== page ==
BBC launches plan to help those struggling to pay licence fee
The TV licence fee has been a source of contention for years, with failure to pay potentially resulting in hefty fines. What’s worse is that it’s often a social lifeline for the people who are most likely to fall behind with payments.
So, with more households than ever before struggling with soaring bills and the effects of the cost-of-living crisis, the BBC has unveiled a new ten-point action plan designed to help those struggling to pay.
Who needs a TV licence?
The TV licence fee, which is used to fund the BBC, currently stands at £159 a year. It was frozen in 2022 for two years, so is due to rise again in 2024. Anyone who watches the BBC live, or streams it via BBC iPlayer, must pay the fee. In addition, if you watch live TV from any broadcaster (even an international one) – you also need to pay the fee.
You don’t need to pay for a licence if you stream/watch any of the following:
- DVD or Blu-ray
What will the BBC’s new plan mean for those struggling to pay?
The BBC has set out a ten-point action plan on how TV Licensing will help people struggling to pay.
- All unlicensed households will be offered the simple payment plan. This will allow them to spread the cost of a TV licence over 12 months.
- Make sure anyone struggling to pay has access to free, independent debt advice.
- People who agree to a free, independent debt advice referral from TV Licensing will get a two-month break from enforcement action.
- Increase training for visiting officers to ensure they have a deeper understanding of debt and financial hardship.
- Give customers more opportunities to buy a licence before any prosecution case is started by testing different approaches for how TV Licensing officers interact with people when they visit them at home.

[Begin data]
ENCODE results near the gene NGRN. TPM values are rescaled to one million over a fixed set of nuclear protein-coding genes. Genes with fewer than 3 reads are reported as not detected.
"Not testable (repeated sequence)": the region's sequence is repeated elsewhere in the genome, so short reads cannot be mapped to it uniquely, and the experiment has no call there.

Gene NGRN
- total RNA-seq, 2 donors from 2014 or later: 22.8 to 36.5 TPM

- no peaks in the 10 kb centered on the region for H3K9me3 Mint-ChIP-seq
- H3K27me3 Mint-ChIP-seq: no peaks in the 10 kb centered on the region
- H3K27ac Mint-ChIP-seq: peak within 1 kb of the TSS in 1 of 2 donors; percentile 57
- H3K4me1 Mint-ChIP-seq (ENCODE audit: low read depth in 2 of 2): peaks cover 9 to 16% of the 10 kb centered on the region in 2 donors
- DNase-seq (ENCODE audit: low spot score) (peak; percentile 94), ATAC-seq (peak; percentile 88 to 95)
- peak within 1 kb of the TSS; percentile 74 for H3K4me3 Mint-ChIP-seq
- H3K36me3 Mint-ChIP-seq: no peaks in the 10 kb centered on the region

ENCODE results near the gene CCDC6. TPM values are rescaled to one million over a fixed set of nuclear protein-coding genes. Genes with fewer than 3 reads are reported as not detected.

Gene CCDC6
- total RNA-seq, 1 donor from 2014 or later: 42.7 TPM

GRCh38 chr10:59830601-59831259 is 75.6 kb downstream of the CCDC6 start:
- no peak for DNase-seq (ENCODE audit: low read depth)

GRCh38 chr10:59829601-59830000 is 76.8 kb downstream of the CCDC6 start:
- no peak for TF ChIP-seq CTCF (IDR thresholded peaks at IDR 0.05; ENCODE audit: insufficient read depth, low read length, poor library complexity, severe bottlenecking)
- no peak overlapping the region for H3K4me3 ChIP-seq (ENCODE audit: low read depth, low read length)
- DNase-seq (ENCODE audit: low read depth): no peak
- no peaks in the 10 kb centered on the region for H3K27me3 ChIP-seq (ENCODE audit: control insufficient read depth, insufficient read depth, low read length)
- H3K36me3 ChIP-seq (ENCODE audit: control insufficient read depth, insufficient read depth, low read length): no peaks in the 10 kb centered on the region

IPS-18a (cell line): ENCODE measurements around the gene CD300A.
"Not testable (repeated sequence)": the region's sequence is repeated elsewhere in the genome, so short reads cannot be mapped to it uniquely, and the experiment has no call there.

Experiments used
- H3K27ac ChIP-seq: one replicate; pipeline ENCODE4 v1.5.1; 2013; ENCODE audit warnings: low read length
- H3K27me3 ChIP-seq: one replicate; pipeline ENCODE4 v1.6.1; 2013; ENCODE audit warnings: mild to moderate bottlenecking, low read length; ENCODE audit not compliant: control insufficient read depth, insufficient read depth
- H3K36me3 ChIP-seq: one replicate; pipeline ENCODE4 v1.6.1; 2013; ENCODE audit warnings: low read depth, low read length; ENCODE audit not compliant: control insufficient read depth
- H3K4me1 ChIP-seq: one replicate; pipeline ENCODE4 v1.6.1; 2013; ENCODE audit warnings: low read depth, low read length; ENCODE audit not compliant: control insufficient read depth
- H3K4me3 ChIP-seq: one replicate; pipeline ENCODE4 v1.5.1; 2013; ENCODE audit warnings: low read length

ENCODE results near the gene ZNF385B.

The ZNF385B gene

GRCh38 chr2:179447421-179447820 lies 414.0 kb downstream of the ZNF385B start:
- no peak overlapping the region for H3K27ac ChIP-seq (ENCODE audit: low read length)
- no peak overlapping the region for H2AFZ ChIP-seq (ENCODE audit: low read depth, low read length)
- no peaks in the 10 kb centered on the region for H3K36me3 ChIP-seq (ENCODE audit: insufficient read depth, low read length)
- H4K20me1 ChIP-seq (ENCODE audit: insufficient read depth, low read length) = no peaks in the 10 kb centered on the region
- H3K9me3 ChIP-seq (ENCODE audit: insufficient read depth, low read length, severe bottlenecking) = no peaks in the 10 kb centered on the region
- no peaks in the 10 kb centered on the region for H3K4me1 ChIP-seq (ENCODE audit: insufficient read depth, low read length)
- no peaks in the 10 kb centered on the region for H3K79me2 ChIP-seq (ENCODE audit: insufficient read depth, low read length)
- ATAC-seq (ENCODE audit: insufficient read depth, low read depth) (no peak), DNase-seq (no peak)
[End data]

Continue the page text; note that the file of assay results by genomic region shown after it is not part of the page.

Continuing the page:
- Increase support for those being prosecuted. Make more effort to withdraw prosecutions if people start to pay before their case goes to court.
- Improve the process for customers to provide evidence about their personal and financial circumstances. This is expected to result in fewer prosecutions.
- Support for repeat evaders to give them more opportunities to pay for a licence and avoid prosecution.
- Trial new ways of prioritising and allocating visits to assess the best way to help people.
- Improve communication with people to make sure they understand their options for paying and how to avoid prosecution.
How likely is it you’ll be prosecuted for not paying your TV licence fee?
According to the BBC, prosecution is always the last resort and will only go ahead if there’s enough evidence for a realistic chance of conviction and it’s in the public interest.
An offence must be proved beyond reasonable doubt, and the fines given out are down to the magistrates' court.
In 2022, around 25 million TV licences were issued – covering around 91% of households that need one. Less than 2% of those who fail to pay are prosecuted.
Greater protection for women
What’s interesting is that in 2019 – the most recent findings on record - the Ministry of Justice reported that 74% of those convicted of TV licence fee evasion were women. In fact, a third of all women’s convictions in that year were linked to this offence.
TV licence evasion accounts for a significant proportion of all convictions in this country, with the rate being notably higher for women (30%) compared to men (4%). This is in part put down to the fact that women are most likely to be at home when the licence fee inspectors come to the door, and they are also more likely to handle the household bills.
If you’re struggling to meet your TV licence payments, you’re may also be struggling with other priority payments. Don’t struggle on alone, we offer free, expert debt advice and can help you find the best way forward for you.
Caroline has worked in financial communications for more than 10 years, writing content on subjects such as pensions, mortgages, loans and credit cards, as well as stockbroking and investment advice.
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